The rise of internet and mobile apps as popular gateways of news consumption, has profoundly changed what constitutes journalism. On one hand social media has made journalism easier as writers are able to spread their work to a larger audience in seconds. It has given a chance for lesser-known writers to succeed. On the other hand, the fact that it’s accessible to everyone, random news is easily published without any restrictions. The huge inflow of information through the unofficial channels makes journalism more of a desk job leaving less time for field work and research. Audience empowerment has redefined authorship to an extent that, today journalists and audiences act as partners in news making.

As per your opinion, what are some of the elements you would want the audience or the readers to take away? Be it in print or on T.V?

Social media allows every individual to have a voice in the news through comments and posts. It can bring together a group of people who share the same views, but the interactive features have transformed journalism into a forum whose primary function is exchange of views. Blogs, YouTube, Twitter and Facebook have become increasingly central to the dissemination of news. ‘Fast’ and ‘short’ being the dominant logic of the web platforms, quantity rather than quality gets more attention. 

What are some of the contributions you’ve accomplished throughout your career and that you are most proud of?

A creative and driven journalist with 16 years of experience, a storyteller as well as a nose for the truth, I covered more than 500 stories, in the Arab world, Europe and the states. Each story has a valuable memory, but I believe that some stories pushed me ahead and took me to another level. For me each story is an accomplishment that shaped my character. At the end of the day, the good hard work paid off. I was blessed for being granted the UAE’s Golden visa by the Dubai authorities. 

If you were granted the opportunity to cover one of the major topics or stories this year, which one would it be?

Even though I’m far away from covering political stories, I wanted, for a year now, to cover at least one story related to the blast that Lebanon went through on August 4, 2020.  As we mark one year since the apocalyptic day that changed our life forever, I feel the urge to talk about the families who lost their beloved ones, to talk about the people who lost their homes, the ones who are traumatized… to show the world the pain that the Lebanese people are going through. I wanted to make sure their stories are never forgotten.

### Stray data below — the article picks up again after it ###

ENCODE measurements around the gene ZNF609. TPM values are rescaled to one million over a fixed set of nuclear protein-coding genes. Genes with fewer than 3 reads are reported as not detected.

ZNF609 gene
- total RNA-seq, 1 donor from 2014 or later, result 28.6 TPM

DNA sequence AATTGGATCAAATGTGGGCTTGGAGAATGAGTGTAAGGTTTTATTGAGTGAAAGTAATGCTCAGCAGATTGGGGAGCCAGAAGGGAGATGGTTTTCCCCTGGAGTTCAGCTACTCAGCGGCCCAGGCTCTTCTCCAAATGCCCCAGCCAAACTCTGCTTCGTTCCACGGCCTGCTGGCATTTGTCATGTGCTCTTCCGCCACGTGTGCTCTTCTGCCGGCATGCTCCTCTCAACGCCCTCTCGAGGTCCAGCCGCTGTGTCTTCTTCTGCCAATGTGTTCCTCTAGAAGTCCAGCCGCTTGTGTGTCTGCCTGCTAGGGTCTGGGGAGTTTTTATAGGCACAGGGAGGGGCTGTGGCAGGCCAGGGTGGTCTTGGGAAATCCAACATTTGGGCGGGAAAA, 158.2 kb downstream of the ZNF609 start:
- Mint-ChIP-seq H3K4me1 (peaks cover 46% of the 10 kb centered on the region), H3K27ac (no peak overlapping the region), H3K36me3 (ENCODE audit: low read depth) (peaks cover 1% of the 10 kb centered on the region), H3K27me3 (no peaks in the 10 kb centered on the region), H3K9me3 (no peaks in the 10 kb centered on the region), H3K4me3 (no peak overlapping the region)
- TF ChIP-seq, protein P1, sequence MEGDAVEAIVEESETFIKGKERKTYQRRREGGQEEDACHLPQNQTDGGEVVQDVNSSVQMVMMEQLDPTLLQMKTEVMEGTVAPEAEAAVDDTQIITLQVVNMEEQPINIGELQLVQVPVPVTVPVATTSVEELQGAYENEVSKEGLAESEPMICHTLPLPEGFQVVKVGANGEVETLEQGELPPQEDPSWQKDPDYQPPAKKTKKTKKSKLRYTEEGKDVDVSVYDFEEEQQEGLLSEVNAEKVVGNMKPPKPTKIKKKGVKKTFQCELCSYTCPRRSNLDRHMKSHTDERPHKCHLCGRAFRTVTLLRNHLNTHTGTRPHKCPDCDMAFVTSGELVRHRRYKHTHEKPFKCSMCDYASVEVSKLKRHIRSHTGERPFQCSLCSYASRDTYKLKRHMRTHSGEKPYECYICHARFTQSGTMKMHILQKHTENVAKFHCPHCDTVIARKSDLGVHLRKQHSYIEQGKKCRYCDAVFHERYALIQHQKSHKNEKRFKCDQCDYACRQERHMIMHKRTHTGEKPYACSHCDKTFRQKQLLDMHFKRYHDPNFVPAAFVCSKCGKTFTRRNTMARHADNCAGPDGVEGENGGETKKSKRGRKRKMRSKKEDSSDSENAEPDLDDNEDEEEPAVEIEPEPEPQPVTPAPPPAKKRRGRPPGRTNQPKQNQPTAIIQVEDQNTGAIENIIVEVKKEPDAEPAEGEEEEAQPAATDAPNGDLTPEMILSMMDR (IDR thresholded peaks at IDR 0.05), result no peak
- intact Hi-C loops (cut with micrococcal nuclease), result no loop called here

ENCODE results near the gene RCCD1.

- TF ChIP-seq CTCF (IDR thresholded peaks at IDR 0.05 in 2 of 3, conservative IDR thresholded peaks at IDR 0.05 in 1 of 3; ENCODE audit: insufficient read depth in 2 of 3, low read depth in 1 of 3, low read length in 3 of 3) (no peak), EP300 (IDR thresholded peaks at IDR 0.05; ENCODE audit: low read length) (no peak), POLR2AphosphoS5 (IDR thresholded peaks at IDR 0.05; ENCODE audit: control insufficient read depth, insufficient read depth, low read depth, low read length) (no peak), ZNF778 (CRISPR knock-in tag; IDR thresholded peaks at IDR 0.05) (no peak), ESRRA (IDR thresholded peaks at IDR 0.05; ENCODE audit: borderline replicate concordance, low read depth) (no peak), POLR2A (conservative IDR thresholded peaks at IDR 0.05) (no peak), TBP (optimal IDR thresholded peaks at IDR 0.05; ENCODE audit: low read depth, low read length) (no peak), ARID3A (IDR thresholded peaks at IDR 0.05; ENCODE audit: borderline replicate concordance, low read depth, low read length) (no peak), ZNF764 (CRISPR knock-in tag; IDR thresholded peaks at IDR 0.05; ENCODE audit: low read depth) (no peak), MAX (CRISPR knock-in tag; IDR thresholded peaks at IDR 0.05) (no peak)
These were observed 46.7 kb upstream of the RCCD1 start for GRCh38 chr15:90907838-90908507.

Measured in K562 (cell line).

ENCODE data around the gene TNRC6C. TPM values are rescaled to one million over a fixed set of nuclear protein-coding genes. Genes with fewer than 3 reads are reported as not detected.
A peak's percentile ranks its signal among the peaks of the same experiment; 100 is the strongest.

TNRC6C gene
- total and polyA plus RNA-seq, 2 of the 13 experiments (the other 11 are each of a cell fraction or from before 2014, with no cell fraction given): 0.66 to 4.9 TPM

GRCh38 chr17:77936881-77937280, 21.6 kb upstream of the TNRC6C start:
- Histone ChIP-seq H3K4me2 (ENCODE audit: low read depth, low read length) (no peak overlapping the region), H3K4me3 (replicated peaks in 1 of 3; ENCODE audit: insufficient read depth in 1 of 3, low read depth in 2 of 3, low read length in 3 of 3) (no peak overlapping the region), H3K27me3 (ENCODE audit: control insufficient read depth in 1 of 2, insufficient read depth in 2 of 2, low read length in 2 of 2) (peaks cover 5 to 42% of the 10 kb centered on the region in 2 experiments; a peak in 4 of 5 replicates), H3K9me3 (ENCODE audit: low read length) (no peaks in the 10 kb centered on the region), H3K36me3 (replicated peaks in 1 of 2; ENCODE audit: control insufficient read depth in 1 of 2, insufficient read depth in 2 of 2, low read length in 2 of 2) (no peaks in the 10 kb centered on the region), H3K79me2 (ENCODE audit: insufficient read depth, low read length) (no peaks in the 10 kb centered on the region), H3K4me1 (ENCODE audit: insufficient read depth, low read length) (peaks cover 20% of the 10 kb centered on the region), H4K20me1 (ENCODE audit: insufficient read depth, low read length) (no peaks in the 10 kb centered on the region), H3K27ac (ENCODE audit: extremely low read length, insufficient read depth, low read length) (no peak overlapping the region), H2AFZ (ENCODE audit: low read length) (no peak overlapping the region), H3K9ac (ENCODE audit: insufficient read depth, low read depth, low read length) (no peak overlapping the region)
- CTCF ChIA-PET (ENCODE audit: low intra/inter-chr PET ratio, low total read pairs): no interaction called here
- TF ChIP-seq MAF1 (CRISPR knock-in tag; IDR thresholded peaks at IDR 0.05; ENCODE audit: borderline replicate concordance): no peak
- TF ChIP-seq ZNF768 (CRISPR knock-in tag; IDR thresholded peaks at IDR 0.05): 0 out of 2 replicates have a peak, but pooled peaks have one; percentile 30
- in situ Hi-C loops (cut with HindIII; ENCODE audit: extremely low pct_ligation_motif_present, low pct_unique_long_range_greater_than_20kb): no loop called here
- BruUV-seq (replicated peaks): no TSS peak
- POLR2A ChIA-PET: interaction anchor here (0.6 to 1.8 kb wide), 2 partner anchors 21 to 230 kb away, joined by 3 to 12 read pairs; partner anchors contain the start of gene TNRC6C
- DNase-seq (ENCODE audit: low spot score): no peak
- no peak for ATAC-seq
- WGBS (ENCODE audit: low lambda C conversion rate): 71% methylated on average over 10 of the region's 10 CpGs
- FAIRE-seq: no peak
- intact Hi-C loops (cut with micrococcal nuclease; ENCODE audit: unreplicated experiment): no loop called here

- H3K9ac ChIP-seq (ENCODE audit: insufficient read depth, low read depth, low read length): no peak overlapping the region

What are some of the qualities you’d want every aspiring journalist to stand by? What would be your two cents? 

As a journalist, you need to be aware of the current events. Read a wide range of both print and digital mediums of news sources to stay updated on the happening events. Being a good journalist, you have to rely on facts and evidence, not on emotions while working on a story. An ideal journalist should be observant and possess strong analytical skills to assess a situation if there is something more to it. Whether it is about confirming the credibility of sources or assessing an incident, a journalist should know how to weigh a situation critically. Sound judgment to verify the information before drafting the story is equally significant.  For me journalism is not a job, it’s a mission.

By Author

no related post found

Scroll to Top

Subscribe Now

Your Cart

Cart is empty